Sheffield Phelps (1921–2006) was an American businessperson, and a prominent figure in the art community. He was the scion of an old New England family who moved to Washington state and rose to become president of Seafirst Mortgage company, the Seattle Opera Board, and the Pacific Northwest Ballet. He left behind a remarkable record in business and civic life, most notably as a financial and organizational pillar for the Pacific Northwest Ballet.
Descended from a family that landed in Massachusetts in 1634, he grew up in New England, preparing for college at St. Mark's School in Southborough, Massachusetts and attending Yale University. He served as a United States Marine Corps Major during World War II, flying 92 missions with reconnaissance planes and earning the Distinguished Flying Cross.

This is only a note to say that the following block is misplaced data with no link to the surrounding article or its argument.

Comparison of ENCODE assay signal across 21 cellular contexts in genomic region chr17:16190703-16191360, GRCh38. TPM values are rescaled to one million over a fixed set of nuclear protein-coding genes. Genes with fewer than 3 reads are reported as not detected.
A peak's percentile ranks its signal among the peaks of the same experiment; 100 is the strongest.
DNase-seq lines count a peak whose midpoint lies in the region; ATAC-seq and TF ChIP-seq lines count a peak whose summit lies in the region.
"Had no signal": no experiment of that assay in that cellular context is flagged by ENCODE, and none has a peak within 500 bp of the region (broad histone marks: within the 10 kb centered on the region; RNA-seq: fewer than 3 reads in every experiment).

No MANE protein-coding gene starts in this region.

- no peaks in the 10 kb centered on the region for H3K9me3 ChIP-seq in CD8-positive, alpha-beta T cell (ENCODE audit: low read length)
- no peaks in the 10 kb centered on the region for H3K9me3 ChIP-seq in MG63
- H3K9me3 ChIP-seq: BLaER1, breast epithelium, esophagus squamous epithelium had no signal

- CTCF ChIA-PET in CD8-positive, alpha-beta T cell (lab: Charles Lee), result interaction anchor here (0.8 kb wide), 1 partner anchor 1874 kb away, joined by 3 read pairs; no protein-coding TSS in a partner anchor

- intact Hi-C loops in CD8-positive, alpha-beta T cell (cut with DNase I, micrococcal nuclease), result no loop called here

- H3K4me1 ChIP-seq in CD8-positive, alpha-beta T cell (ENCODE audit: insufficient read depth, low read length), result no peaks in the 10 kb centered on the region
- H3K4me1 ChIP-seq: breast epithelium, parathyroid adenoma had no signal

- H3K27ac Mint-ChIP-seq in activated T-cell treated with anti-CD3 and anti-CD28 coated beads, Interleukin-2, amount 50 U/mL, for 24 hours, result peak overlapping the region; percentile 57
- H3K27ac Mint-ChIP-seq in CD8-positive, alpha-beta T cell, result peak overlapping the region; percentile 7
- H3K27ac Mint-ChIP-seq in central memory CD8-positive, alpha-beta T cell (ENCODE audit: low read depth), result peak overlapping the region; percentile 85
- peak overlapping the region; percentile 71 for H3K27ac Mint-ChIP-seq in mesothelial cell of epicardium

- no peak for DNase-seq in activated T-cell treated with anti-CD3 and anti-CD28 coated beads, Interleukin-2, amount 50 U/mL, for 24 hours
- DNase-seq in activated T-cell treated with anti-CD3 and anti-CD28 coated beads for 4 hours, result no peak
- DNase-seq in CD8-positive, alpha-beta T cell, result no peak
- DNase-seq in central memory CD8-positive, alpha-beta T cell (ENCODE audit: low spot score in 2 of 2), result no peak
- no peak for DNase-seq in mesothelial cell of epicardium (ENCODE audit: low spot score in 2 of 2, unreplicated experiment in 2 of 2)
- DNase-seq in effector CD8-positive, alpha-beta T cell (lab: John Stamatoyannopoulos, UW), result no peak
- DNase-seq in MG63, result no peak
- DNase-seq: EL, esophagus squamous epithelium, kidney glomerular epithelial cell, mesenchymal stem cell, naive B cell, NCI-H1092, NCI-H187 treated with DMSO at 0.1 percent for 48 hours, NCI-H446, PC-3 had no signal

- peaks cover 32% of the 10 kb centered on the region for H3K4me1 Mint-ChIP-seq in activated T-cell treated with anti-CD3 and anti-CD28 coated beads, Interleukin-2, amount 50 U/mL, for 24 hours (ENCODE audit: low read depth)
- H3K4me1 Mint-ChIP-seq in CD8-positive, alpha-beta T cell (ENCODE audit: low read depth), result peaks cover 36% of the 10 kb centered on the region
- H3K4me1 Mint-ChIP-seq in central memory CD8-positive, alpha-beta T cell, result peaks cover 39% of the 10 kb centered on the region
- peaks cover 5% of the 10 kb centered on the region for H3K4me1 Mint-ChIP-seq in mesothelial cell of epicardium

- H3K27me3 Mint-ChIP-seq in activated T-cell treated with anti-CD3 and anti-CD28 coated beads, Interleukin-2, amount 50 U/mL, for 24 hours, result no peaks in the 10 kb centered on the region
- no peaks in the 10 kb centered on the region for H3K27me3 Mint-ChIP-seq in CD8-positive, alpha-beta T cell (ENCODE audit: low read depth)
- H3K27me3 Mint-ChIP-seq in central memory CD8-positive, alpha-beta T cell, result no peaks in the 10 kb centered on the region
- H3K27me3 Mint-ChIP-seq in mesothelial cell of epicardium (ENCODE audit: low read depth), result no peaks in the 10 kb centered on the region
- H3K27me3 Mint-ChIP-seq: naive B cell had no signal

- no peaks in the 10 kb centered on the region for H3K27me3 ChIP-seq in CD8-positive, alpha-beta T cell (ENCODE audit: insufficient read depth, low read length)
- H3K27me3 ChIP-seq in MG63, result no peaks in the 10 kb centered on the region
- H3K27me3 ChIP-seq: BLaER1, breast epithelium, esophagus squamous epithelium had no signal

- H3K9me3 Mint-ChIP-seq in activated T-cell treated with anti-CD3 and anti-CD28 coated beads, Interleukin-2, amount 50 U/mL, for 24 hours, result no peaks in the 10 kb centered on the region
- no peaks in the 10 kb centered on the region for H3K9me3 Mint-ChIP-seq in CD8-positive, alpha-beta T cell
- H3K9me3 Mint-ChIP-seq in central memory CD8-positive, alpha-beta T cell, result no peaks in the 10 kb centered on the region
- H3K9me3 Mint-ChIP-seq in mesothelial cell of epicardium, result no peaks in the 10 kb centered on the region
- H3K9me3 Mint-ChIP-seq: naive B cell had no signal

He was president of the Seattle Opera board when it helped launch the Pacific Northwest Ballet. He joined the new venture as board president, and in 1977 helped recruit the company's founding artistic directors, Kent Stowell and Francia Russell. The company's headquarters, the Phelps Center, bears his name. "Without him, there would not be Pacific Northwest Ballet," Stowell said.
Phelps' financial skills helped the ballet become a national model, and he never asked for artistic sacrifices to make the books balance, Stowell said.